I crutched out of the lunch room, a buddy in tow. I need someone to carry my drink–I’ve tried to by myself, I end up rolling it across the ground, kicking it along as I go. I reached the door and was about to push it open when the security guard put his hands on it to keep it form opening.
“The look on your face said it all,” my buddy said. “He looked at your expression and your crutches and was not about to cross you.”
That’s right. He better not say anything.
You see, there are some benefits to being a temporary cripple. I was not about to turn around. The effort it took just to get to the cafeteria put me in a challenging mood.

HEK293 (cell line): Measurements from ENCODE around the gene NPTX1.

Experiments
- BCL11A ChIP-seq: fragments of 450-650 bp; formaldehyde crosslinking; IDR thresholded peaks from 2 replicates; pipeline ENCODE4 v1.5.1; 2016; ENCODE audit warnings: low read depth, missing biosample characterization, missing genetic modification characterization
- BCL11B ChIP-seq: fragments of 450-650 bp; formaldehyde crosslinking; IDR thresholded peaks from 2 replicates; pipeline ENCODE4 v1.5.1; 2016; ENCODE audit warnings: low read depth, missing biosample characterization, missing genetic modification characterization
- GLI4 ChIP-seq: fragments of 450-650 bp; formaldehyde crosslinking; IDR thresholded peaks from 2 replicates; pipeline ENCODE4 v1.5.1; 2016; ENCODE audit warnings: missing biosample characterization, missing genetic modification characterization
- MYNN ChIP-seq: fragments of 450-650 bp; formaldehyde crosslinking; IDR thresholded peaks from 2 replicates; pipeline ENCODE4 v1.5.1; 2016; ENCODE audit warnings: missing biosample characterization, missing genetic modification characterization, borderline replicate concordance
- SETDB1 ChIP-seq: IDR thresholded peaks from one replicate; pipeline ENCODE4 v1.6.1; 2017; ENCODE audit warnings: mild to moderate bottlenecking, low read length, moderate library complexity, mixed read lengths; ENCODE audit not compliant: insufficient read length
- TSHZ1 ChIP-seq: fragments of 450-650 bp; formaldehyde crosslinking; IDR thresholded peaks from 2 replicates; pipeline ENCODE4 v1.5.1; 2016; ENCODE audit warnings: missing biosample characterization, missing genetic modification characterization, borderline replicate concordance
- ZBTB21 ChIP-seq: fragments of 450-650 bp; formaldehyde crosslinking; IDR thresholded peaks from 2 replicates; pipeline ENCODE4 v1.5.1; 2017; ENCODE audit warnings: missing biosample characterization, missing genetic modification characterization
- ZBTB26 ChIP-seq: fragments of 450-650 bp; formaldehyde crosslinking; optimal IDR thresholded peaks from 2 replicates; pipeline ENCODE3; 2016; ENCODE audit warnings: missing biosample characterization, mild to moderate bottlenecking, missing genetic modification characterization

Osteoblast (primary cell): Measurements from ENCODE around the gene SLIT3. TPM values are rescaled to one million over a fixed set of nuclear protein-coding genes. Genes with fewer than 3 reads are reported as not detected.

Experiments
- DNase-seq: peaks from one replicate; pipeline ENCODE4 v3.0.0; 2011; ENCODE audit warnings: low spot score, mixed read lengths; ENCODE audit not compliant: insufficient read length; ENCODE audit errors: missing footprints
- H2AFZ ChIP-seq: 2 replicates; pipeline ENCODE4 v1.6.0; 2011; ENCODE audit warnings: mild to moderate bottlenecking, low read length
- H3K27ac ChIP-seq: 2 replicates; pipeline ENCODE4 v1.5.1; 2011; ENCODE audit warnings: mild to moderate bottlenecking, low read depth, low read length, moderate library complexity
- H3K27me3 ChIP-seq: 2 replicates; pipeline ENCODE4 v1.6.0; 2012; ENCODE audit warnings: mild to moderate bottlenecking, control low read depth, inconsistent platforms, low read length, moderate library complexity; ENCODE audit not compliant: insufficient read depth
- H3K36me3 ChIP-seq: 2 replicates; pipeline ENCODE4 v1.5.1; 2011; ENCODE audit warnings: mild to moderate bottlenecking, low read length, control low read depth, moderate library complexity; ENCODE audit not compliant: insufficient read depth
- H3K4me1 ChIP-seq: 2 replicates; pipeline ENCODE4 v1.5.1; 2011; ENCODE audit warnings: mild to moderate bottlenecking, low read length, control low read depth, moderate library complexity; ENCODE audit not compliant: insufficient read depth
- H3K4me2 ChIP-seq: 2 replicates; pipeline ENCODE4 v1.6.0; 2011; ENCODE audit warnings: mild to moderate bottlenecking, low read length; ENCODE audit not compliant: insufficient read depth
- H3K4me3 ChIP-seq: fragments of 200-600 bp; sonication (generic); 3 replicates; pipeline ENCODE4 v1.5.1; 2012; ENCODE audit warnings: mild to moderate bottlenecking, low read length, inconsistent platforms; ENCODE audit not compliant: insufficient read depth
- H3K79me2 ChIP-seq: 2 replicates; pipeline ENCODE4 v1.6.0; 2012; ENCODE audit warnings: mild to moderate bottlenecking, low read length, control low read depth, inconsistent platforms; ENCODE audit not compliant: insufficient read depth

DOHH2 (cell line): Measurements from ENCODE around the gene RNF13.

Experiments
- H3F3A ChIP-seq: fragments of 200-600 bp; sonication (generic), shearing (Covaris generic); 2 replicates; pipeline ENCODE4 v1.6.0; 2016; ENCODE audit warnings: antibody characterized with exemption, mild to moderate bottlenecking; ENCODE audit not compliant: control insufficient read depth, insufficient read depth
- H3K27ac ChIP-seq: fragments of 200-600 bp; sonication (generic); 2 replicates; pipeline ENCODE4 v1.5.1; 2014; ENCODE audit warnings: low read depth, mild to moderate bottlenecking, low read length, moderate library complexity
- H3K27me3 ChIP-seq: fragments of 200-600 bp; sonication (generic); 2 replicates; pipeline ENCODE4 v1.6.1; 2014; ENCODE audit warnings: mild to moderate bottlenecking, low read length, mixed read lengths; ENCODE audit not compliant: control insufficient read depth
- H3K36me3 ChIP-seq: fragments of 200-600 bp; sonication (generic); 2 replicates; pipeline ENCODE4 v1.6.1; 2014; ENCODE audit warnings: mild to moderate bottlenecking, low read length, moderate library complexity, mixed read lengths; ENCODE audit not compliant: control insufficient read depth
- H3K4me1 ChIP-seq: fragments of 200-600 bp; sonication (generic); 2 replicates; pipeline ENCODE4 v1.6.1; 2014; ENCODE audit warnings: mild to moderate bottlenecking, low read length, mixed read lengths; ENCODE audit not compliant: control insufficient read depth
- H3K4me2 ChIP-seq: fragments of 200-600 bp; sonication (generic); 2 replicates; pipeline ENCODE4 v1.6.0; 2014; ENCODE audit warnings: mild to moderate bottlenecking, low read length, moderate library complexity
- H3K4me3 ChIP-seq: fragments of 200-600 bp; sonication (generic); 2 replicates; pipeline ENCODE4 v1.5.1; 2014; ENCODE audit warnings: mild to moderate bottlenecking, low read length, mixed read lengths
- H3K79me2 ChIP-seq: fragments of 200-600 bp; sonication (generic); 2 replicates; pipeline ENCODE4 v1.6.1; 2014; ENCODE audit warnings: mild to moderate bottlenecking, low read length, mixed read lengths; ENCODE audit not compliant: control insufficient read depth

And yet, though I can pretty much wander anywhere without being told to do anything, I was standing–after school mind you– and a different security guard told me to “hop on over there.”
I looked at him incredulously. Was he actually telling me to move? I was in nobody’s way. I was hurting nobody, in fact, my presence wasn’t even an eyesore.
I managed to get “out of the way.”
Then, of course, he told me to skidaddle.